The 1860 Republican convention was held in Chicago in mid-May. The Democrats had been forced to suspend their nominating process, begun in Charleston, without a candidate and had not yet reconvened in Baltimore. Seward led on the first ballot, but was overtaken by Lincoln, who wonon the convention`s third ballot, due largely to skillful campaign management and widely held fears about Seward`s radical views. The splintering of the Democratic Party assured Lincoln’s victory.
As the inauguration approached, Lincoln entered Washington at midnight and in disguise, prompting charges of cowardice from his critics. By the time he took office, seven states had seceded. The President’s stated aim was to preserve the Union, but he made the critical decision to send supplies to Fort Sumter, a move regarded by the South as an act of war. The first shots of the Civil War were fired on April 12, 1861.
Lincoln took immediate military action, summoning the state militias to federal service, calling for volunteers and suspending habeas corpus in critical areas.
As president, Abraham Lincoln differed markedly from his counterpart, Jefferson Davis. Lincoln placed ability before compatibility, appointing his rival Seward as secretary of state, the outspoken abolitionist Salmon P. Chase as treasury secretary, the Democrat Edwin Stanton as war secretary. As a military leader, he got off to a poor start. Federal soldiers were not prepared for the initial push to Richmond, which resulted in a crushing defeat. Conditions were worsened by his selection of ineffective military commanders. The news from the battlefront continued to be discouraging until the battle of Antietam (September 1862). In early 1863, Lincoln issued the Emancipation Proclamation, a move fostered by a combination of moral, political and diplomatic concerns. Military leadership continued to be a nagging problem until Lincoln gave the command to Ulysses S. Grant, the hero of Vicksburg.
Abraham Lincoln, despite his total lack of travel abroad, established a competent record in foreign affairs. He generally deferred to Secretary of State Seward, but intervened at opportune times.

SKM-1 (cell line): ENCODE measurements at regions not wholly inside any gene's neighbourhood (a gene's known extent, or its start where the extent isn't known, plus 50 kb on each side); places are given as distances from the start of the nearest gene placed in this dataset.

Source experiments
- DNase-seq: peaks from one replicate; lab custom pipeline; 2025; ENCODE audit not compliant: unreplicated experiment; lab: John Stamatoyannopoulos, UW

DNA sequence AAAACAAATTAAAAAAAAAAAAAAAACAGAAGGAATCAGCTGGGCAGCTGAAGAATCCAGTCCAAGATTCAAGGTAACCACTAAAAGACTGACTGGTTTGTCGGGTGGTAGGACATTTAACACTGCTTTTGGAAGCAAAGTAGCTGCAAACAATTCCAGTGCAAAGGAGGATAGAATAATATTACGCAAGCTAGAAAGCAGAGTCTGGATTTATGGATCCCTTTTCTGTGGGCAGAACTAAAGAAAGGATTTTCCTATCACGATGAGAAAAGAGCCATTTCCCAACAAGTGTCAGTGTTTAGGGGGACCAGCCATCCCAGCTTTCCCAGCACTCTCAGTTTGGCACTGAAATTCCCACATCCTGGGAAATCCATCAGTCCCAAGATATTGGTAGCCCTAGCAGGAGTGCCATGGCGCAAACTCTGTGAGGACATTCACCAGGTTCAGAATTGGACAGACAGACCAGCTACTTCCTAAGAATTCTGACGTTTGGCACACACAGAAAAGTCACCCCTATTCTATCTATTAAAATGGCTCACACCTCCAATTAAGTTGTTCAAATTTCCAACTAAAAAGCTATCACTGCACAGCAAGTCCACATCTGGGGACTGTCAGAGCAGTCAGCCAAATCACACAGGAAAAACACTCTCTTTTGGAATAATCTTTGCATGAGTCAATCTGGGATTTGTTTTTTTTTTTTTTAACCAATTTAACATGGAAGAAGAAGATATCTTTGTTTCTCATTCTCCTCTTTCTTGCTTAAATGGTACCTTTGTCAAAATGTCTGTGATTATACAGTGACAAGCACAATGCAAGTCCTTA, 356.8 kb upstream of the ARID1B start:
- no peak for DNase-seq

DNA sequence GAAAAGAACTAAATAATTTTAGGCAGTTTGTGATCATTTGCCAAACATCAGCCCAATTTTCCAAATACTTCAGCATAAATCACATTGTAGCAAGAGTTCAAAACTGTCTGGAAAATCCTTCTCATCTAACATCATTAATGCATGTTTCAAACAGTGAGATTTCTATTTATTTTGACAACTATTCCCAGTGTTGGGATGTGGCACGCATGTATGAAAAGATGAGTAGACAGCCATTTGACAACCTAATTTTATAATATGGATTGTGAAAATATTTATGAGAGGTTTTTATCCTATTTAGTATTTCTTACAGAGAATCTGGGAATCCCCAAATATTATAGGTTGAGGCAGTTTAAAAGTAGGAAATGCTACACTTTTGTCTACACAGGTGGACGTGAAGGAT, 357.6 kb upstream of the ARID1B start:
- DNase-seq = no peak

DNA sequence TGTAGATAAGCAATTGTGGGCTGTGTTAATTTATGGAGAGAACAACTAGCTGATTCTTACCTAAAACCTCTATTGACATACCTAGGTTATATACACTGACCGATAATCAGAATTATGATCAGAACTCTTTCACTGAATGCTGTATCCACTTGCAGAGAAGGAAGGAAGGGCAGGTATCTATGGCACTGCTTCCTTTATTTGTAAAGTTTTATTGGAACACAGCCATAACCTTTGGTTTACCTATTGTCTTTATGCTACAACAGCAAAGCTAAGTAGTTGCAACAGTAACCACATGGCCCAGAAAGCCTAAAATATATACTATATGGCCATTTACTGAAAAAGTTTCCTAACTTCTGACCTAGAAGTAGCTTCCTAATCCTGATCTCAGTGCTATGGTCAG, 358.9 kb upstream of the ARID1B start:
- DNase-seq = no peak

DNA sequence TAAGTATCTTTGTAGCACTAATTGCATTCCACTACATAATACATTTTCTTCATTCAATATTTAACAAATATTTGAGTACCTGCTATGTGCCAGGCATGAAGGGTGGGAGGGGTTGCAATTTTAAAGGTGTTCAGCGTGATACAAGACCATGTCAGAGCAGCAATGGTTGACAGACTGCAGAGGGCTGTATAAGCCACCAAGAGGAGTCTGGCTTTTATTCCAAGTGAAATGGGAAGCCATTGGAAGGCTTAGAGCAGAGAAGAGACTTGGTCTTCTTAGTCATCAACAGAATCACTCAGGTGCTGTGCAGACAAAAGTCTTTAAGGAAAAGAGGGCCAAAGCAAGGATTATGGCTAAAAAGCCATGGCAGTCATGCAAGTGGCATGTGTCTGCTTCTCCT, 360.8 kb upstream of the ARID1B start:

Abraham Lincoln is regarded by most authorities as America’s greatest president, despite the fact that many others in that office had superior education and experience. His greatest contribution lay in preserving the Union. Perhaps the most eloquent expression of his conviction regarding this was his address given on November 19, 1863 at the Gettysburg battlefield, where many thousands of Union and Confederate soldiers had lost their lives.
His absolute conviction that he was taking the proper course of action enabled him to persevere while others recoiled at the immense cost and suffering caused by the war, leading them to entertain thoughts of peace without victory. Lincoln had little military experience, but was forced to develop such skills because his early generals repeatedly proved to be inept.
Abraham Lincoln was not a highly experienced national politician in 1860, but his humor and willingness not to address every criticism earned him the trust of many political leaders. In an age of overblown oratory, Lincoln made his points with simple eloquence.
Lincoln was widely criticized for his suspension of habeas corpus, but he was acting in accord with his vision of what the presidency should be like during wartime. His view of an expanded executive was eclipsed in the post-war years, but would revive under Theodore Roosevelt.
---- Selected Quotes ----
Quotes by Abraham Lincoln: First Republican President and Civil War Leader.
Regarding Emancipation Proclamation